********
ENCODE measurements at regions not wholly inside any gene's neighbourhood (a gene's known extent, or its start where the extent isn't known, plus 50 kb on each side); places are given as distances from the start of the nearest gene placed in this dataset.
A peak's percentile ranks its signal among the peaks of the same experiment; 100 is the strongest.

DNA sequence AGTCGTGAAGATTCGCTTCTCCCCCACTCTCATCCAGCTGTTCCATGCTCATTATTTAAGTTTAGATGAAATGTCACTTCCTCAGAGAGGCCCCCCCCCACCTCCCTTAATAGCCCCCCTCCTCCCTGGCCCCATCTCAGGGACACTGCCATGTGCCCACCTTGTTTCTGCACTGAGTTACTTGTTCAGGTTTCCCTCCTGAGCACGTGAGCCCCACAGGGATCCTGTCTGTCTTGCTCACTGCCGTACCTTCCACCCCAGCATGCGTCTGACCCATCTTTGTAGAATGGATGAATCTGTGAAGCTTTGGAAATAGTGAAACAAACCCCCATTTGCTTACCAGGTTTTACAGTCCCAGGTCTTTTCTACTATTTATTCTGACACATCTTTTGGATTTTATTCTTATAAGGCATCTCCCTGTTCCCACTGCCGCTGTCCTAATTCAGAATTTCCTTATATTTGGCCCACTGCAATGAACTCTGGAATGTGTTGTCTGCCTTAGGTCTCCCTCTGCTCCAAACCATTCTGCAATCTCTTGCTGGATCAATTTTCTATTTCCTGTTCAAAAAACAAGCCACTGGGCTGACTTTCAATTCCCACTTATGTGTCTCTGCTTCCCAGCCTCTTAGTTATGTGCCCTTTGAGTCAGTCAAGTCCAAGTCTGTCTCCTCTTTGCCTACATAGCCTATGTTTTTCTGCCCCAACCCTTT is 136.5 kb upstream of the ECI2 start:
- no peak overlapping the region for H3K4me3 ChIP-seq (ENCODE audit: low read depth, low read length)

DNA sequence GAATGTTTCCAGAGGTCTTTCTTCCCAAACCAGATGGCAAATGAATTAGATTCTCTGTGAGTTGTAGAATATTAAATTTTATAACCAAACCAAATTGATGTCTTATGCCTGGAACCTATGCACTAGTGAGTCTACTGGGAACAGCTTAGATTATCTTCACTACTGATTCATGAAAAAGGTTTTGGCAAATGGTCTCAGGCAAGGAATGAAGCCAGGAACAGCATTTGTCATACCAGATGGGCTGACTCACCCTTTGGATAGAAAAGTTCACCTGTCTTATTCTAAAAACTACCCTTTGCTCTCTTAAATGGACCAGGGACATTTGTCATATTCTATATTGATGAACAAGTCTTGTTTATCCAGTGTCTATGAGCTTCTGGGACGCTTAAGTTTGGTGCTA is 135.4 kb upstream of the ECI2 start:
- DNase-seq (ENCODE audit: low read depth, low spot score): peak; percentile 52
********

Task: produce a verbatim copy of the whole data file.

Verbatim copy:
ENCODE measurements at regions not wholly inside any gene's neighbourhood (a gene's known extent, or its start where the extent isn't known, plus 50 kb on each side); places are given as distances from the start of the nearest gene placed in this dataset.
A peak's percentile ranks its signal among the peaks of the same experiment; 100 is the strongest.

DNA sequence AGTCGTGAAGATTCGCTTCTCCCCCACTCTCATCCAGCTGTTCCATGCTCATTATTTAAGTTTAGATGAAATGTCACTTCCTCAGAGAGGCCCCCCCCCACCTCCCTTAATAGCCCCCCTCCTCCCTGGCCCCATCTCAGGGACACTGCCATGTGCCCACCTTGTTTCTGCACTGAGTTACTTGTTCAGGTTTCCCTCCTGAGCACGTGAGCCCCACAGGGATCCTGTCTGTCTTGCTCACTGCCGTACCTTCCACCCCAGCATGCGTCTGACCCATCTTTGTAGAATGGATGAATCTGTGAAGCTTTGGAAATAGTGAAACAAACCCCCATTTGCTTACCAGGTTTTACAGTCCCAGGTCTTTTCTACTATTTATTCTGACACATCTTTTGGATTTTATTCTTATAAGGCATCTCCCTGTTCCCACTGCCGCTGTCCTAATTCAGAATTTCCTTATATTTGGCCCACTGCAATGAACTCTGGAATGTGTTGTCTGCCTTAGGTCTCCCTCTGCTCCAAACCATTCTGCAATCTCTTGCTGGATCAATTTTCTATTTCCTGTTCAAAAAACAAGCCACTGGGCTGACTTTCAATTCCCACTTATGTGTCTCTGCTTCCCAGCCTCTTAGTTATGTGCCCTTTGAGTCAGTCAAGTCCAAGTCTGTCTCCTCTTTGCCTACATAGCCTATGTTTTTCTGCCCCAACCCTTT is 136.5 kb upstream of the ECI2 start:
- no peak overlapping the region for H3K4me3 ChIP-seq (ENCODE audit: low read depth, low read length)

DNA sequence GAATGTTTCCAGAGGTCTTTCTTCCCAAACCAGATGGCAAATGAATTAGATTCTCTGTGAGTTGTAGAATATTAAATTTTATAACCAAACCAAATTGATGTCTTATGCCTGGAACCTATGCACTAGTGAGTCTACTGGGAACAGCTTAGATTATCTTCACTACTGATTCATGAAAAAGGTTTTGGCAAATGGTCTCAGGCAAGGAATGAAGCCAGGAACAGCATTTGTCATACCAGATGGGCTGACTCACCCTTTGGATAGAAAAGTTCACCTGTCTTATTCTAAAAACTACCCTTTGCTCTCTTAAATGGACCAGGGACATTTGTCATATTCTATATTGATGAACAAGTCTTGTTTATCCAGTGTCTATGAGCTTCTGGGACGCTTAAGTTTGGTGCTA is 135.4 kb upstream of the ECI2 start:
- DNase-seq (ENCODE audit: low read depth, low spot score): peak; percentile 52